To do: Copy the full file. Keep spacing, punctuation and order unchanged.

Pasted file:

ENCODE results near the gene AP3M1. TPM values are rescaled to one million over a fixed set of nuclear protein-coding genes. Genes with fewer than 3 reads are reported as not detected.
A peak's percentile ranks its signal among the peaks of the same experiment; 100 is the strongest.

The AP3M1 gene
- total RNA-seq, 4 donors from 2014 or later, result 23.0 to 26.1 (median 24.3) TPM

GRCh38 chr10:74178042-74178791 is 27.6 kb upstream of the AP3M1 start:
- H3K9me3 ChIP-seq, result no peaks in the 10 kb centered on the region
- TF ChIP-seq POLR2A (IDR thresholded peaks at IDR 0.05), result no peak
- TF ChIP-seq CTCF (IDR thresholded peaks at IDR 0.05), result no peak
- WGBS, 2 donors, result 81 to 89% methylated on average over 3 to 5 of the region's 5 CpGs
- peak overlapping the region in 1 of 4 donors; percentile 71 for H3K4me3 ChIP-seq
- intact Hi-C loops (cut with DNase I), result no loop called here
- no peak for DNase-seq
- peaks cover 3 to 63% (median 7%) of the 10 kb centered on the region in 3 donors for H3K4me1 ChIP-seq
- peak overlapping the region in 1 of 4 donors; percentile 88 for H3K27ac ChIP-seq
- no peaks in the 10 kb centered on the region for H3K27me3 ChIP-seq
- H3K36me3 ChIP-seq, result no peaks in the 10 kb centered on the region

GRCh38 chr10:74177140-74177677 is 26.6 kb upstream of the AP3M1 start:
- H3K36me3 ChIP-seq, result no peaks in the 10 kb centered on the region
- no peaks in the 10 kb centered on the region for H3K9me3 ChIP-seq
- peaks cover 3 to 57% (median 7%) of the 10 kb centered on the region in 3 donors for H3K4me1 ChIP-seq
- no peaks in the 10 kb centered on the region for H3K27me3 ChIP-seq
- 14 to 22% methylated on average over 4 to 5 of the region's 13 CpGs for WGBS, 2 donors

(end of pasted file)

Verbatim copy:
ENCODE results near the gene AP3M1. TPM values are rescaled to one million over a fixed set of nuclear protein-coding genes. Genes with fewer than 3 reads are reported as not detected.
A peak's percentile ranks its signal among the peaks of the same experiment; 100 is the strongest.

The AP3M1 gene
- total RNA-seq, 4 donors from 2014 or later, result 23.0 to 26.1 (median 24.3) TPM

GRCh38 chr10:74178042-74178791 is 27.6 kb upstream of the AP3M1 start:
- H3K9me3 ChIP-seq, result no peaks in the 10 kb centered on the region
- TF ChIP-seq POLR2A (IDR thresholded peaks at IDR 0.05), result no peak
- TF ChIP-seq CTCF (IDR thresholded peaks at IDR 0.05), result no peak
- WGBS, 2 donors, result 81 to 89% methylated on average over 3 to 5 of the region's 5 CpGs
- peak overlapping the region in 1 of 4 donors; percentile 71 for H3K4me3 ChIP-seq
- intact Hi-C loops (cut with DNase I), result no loop called here
- no peak for DNase-seq
- peaks cover 3 to 63% (median 7%) of the 10 kb centered on the region in 3 donors for H3K4me1 ChIP-seq
- peak overlapping the region in 1 of 4 donors; percentile 88 for H3K27ac ChIP-seq
- no peaks in the 10 kb centered on the region for H3K27me3 ChIP-seq
- H3K36me3 ChIP-seq, result no peaks in the 10 kb centered on the region

GRCh38 chr10:74177140-74177677 is 26.6 kb upstream of the AP3M1 start:
- H3K36me3 ChIP-seq, result no peaks in the 10 kb centered on the region
- no peaks in the 10 kb centered on the region for H3K9me3 ChIP-seq
- peaks cover 3 to 57% (median 7%) of the 10 kb centered on the region in 3 donors for H3K4me1 ChIP-seq
- no peaks in the 10 kb centered on the region for H3K27me3 ChIP-seq
- 14 to 22% methylated on average over 4 to 5 of the region's 13 CpGs for WGBS, 2 donors